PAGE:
Frequently Asked Questions

TRENA NEID, EKC Mortgage Advisor

1.855.222.5789  e-mail

CMHC changes effective May 30, 2014

Effective May 30, 2014, CMHC will no longer be offering the following products:

  • Second Home/Vacation Property – CMHC will be limiting homeowner mortgage loan insurance to only one property (1-4 units) per borrower/co-borrower at any given time.
  • Self-Employed Without 3rd Party Income Validation - Self-employed Canadians can still qualify for CMHC insured financing through CMHC homeowner products with a validation of their income using traditional methods.

** PLEASE NOTE: these are not the only adjustments CMHC has in store. CMHC put the market on notice that “This is the first set of changes” we should expect, as a result of its internal insurance business review.

Please read the PDF linked below for more information.

What is a down payment and how much do we need?

A down payment is the amount of money needed up-front to buy a home. The larger the down payment, the easier the other expenses will be to manage. Once you're ready to put an offer on a property you'll need part of your down payment as a deposit, so remember to keep some funds easily available and accessible.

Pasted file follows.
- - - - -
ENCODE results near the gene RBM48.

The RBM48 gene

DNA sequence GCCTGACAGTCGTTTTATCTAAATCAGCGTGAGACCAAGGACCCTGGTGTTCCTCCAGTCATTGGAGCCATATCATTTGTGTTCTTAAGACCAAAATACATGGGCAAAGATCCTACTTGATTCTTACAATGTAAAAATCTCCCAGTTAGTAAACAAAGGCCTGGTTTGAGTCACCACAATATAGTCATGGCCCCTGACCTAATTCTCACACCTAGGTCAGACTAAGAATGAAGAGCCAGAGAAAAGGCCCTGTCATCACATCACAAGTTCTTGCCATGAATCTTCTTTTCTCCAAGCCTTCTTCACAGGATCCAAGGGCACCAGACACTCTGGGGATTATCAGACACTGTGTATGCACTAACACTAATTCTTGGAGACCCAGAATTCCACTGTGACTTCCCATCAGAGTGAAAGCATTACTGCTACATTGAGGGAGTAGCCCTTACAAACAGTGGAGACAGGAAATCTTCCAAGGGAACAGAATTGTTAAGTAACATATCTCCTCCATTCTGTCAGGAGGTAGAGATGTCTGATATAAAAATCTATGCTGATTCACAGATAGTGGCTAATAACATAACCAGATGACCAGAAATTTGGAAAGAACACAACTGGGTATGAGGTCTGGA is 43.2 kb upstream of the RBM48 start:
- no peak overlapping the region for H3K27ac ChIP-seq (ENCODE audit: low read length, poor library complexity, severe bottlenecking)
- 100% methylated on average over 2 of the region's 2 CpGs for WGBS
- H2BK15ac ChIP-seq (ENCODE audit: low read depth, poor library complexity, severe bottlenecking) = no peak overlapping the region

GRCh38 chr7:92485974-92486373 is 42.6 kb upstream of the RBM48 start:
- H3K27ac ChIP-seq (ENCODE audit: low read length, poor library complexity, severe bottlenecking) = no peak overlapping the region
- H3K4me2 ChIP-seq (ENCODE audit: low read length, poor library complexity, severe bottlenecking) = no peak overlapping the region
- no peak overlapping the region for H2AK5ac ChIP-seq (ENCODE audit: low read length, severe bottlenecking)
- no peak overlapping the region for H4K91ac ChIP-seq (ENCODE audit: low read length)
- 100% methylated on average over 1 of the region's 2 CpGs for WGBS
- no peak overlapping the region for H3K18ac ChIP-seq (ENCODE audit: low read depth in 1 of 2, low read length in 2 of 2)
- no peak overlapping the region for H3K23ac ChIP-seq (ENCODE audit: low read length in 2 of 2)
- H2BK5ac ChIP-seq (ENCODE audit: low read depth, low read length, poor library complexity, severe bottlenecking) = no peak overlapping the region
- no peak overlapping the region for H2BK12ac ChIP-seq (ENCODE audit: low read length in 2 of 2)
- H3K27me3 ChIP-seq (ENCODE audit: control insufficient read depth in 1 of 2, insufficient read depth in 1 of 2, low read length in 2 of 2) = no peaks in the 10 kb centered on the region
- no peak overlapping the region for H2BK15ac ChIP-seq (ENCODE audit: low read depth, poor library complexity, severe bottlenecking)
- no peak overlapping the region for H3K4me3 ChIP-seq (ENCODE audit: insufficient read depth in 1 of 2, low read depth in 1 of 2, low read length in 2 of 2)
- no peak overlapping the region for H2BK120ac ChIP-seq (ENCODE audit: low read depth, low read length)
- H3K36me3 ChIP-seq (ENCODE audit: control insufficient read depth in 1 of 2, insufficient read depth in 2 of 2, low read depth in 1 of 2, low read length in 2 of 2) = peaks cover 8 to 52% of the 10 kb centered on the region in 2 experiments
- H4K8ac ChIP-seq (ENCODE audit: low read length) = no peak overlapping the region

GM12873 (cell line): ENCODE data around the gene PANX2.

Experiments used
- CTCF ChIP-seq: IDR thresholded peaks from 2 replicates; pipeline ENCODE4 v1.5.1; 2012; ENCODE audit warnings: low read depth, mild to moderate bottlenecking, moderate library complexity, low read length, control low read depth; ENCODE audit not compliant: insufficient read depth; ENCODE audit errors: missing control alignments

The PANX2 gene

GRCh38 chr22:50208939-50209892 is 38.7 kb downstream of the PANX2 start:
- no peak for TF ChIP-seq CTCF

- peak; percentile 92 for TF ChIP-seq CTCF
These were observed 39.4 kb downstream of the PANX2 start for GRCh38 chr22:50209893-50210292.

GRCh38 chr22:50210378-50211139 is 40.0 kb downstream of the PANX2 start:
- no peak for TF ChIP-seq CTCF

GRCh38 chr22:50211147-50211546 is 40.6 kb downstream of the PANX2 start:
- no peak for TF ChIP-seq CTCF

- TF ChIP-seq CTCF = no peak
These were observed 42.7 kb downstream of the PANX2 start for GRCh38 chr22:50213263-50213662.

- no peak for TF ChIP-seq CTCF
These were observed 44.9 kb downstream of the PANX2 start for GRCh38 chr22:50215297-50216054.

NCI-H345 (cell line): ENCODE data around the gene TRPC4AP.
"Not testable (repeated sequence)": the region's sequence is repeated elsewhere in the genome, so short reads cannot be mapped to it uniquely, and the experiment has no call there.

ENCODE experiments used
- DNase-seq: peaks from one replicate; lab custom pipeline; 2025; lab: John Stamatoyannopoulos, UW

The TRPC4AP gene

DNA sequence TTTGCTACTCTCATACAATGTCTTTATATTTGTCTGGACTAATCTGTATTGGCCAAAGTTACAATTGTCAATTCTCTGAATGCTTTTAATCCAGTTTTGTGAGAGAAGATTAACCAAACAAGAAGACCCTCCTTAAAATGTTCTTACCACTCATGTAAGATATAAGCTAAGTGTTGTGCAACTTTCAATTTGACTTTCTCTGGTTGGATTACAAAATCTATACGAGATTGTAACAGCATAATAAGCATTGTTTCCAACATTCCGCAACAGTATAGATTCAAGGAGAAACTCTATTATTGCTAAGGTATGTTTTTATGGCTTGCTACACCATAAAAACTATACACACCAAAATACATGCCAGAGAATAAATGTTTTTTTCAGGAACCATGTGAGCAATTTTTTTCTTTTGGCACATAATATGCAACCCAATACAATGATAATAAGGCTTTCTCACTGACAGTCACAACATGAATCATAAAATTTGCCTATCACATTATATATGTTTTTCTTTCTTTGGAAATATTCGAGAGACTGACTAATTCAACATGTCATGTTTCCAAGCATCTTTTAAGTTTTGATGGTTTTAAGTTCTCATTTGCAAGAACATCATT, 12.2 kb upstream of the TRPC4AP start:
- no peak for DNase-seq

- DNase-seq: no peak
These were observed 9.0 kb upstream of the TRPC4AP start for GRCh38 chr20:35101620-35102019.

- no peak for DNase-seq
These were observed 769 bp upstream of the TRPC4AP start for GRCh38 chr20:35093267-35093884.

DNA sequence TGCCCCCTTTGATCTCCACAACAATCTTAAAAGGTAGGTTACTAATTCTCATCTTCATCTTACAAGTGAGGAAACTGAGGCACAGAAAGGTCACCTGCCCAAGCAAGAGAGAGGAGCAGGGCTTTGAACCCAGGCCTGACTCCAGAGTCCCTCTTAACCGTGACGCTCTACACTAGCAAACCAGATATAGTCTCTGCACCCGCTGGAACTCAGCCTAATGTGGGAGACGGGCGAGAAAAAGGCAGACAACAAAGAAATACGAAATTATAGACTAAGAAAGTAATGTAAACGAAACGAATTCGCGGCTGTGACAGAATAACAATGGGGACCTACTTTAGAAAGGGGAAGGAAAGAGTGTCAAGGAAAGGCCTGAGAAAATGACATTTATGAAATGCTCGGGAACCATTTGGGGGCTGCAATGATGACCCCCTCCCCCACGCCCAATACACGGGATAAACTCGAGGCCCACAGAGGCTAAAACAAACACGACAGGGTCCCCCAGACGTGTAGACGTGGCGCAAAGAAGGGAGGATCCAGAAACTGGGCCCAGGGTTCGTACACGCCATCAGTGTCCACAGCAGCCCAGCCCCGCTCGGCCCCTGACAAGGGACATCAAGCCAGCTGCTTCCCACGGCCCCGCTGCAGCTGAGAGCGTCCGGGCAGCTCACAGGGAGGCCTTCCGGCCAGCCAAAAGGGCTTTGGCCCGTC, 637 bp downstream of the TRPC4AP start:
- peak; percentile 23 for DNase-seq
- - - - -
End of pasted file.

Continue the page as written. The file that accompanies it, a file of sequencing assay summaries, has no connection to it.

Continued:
What is the difference between a Conventional versus CMHC mortgages?

If you can provide a down payment of 25% or more of the purchase price, you may qualify for what's called a Conventional Mortgage. If you have less than 25% to put down, you would apply for a High Ratio Mortgage. This type of mortgage must be insured by the Canada Mortgage and Housing Corporation (CMHC). Your down payment with a CMHC mortgage can be as low as 5%. You will have to pay an insurance premium between 1.25% to 3.75% of the total mortgage amount, depending on the size of the down payment. You can pay this premium in cash or, to make it more convenient, EKC can add it to your mortgage amount.

May I use my RRSP's toward my down payment?

As a first time buyer; you may be eligible for the government-approved RRSP Home Buyers' Plan. You and your eligible spouse may withdraw up to $25,000.00 each from your RRSP's using funds which have been in your RRSP's for at least 90 days. You don't have to pay income tax on the funds, as long as you repay the total amount to your RRSP over the next 15 years. Your re-payments have to start in the second calendar year after the withdrawal.

Local Decisions. Local Approvals. Local Money.

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